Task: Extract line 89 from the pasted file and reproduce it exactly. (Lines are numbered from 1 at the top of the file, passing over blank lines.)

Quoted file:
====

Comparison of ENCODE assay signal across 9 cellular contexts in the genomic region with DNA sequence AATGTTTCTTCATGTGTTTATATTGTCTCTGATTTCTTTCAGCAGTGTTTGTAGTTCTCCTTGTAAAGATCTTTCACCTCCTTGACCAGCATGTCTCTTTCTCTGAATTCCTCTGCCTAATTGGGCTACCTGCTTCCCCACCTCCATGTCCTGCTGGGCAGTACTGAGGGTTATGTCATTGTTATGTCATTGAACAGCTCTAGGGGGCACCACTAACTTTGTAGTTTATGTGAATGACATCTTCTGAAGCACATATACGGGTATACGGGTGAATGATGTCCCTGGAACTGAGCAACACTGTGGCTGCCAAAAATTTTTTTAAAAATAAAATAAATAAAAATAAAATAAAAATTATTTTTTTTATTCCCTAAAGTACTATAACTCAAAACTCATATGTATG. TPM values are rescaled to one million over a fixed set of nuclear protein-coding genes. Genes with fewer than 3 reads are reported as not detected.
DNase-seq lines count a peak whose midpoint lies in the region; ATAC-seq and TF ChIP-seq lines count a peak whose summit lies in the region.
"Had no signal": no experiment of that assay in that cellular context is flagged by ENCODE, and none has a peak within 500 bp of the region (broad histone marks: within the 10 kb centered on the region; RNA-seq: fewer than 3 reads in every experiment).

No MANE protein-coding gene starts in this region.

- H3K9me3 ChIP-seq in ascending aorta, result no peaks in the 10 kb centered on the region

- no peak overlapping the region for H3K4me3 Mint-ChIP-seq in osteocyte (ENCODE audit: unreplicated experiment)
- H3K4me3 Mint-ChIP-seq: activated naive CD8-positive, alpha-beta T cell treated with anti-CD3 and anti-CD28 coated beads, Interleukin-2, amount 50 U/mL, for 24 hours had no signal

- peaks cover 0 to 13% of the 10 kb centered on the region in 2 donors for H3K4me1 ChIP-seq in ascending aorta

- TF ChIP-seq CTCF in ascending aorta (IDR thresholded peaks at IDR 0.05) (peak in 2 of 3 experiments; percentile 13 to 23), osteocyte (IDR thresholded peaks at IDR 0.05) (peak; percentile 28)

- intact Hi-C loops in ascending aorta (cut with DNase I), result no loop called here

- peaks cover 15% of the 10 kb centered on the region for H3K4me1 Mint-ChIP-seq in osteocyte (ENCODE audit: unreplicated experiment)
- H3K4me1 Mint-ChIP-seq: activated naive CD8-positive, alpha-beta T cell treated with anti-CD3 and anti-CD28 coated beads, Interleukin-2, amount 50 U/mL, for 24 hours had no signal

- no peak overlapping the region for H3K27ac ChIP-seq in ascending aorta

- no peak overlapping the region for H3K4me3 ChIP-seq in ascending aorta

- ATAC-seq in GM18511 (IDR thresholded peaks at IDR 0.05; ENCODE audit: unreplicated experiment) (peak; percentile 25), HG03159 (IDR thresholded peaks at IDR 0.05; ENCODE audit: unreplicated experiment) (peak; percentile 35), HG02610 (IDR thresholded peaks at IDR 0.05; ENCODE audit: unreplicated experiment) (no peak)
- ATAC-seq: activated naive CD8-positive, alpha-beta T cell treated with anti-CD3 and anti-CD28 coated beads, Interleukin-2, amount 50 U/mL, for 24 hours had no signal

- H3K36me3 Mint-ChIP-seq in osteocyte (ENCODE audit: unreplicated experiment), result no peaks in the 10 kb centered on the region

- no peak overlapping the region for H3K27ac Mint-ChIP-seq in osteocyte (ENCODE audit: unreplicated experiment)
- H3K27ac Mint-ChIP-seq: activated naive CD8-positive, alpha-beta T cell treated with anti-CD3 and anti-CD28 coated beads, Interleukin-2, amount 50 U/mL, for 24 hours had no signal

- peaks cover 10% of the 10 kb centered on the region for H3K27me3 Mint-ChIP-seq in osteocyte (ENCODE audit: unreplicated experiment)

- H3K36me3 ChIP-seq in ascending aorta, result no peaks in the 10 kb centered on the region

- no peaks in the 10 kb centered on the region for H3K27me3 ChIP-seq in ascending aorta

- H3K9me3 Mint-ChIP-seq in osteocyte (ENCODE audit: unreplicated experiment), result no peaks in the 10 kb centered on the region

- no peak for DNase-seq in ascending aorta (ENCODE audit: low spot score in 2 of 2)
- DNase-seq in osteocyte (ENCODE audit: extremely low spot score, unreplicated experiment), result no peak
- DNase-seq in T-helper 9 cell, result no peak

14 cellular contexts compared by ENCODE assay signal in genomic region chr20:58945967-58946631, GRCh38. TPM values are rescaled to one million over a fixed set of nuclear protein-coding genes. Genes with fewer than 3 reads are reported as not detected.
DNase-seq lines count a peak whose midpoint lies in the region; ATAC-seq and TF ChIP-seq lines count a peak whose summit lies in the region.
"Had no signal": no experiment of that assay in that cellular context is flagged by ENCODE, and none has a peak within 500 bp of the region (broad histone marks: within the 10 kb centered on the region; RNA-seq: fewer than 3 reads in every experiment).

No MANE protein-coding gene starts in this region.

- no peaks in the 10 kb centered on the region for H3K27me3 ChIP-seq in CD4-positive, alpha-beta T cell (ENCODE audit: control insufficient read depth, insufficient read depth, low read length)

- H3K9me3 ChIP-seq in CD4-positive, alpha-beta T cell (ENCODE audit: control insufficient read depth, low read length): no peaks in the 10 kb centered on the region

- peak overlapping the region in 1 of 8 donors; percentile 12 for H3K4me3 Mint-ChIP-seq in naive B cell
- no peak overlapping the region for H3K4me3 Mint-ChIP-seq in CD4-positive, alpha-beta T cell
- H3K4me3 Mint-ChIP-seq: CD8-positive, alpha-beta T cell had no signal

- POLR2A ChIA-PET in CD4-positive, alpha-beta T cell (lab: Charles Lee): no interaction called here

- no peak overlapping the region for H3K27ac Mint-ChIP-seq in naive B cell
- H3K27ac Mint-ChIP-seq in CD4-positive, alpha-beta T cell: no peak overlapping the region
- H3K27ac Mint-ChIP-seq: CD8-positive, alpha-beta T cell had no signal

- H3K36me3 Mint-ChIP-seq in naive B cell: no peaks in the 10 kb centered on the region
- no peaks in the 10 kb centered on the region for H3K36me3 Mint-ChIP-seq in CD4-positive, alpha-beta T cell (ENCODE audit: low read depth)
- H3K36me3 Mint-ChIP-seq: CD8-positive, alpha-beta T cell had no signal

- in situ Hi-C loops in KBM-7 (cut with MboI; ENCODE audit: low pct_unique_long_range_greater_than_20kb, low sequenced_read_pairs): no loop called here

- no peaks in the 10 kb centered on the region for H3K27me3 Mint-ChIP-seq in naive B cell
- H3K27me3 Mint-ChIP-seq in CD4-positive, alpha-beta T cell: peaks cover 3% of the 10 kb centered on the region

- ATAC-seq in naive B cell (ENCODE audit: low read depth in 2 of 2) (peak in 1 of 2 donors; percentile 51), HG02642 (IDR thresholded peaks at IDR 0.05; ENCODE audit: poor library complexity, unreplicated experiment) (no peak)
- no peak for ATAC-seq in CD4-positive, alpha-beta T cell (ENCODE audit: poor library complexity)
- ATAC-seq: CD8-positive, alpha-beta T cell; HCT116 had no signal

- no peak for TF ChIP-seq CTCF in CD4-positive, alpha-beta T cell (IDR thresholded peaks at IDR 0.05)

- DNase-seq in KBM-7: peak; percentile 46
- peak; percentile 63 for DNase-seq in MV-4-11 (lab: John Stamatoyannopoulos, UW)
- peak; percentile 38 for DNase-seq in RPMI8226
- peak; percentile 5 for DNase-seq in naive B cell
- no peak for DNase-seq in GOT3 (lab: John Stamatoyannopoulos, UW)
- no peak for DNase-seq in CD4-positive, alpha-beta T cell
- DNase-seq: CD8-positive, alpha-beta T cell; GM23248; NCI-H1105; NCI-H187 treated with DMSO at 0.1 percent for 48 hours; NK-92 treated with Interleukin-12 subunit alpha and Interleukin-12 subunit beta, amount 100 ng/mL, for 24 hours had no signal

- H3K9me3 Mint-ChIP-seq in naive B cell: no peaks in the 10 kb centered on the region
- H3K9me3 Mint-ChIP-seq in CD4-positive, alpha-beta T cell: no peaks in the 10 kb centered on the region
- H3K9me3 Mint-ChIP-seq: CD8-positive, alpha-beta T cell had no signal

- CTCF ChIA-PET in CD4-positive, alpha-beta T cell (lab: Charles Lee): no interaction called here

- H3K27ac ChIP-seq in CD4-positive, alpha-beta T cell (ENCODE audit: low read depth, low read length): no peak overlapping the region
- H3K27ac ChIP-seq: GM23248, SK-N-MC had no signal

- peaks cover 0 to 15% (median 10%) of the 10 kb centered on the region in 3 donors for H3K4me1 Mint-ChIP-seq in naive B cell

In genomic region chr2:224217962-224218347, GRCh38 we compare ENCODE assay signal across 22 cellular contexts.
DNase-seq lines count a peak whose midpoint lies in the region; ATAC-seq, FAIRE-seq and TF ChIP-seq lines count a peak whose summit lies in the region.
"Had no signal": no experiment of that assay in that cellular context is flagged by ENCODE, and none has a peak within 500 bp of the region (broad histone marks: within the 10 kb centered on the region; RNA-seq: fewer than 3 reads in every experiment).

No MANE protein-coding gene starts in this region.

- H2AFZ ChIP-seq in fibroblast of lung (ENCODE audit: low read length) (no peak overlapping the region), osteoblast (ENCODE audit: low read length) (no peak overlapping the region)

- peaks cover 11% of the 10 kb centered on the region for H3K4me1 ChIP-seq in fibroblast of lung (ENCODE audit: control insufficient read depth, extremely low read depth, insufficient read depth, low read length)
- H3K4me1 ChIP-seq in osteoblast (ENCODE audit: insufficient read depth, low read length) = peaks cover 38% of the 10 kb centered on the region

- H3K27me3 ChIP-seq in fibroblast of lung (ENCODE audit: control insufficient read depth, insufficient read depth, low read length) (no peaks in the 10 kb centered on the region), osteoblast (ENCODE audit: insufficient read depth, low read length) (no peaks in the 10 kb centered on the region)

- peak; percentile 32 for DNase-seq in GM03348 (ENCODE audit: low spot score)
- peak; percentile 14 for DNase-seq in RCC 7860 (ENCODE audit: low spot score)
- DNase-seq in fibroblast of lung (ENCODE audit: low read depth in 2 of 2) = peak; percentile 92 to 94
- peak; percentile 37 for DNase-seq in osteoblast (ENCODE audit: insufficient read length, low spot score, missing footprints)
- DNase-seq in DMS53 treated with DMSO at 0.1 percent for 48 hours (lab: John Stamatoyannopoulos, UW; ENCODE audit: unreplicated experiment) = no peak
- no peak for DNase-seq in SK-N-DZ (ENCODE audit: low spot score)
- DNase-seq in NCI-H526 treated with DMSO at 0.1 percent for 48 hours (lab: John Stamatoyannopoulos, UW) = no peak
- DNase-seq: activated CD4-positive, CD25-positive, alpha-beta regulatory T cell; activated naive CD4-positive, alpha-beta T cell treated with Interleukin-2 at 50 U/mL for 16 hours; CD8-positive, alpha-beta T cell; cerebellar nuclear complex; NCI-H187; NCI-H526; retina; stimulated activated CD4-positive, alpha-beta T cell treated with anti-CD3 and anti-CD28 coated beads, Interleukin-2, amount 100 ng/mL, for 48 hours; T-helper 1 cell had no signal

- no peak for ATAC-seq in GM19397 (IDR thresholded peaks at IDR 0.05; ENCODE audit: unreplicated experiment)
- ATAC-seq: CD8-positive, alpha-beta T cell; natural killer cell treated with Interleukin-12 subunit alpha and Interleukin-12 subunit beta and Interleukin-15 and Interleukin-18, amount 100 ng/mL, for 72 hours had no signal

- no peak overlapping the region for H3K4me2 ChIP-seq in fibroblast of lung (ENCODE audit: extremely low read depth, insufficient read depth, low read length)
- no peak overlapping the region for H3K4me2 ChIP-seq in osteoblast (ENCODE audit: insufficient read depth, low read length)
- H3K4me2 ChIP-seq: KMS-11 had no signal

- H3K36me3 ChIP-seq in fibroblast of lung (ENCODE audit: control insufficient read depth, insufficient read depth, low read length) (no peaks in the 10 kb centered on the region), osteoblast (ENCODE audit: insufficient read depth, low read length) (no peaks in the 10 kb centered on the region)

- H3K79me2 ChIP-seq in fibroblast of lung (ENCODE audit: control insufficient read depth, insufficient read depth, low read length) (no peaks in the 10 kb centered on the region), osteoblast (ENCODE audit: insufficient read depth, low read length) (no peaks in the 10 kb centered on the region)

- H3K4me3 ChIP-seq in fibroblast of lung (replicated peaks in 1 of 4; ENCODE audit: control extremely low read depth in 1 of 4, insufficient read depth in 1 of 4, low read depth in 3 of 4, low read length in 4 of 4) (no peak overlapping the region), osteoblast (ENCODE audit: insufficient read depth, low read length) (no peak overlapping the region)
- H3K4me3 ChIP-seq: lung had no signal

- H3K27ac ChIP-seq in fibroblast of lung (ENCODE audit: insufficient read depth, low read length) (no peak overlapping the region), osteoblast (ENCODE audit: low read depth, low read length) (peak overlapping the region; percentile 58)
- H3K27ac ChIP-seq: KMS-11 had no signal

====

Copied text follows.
- H3K27ac ChIP-seq in fibroblast of lung (ENCODE audit: insufficient read depth, low read length) (no peak overlapping the region), osteoblast (ENCODE audit: low read depth, low read length) (peak overlapping the region; percentile 58)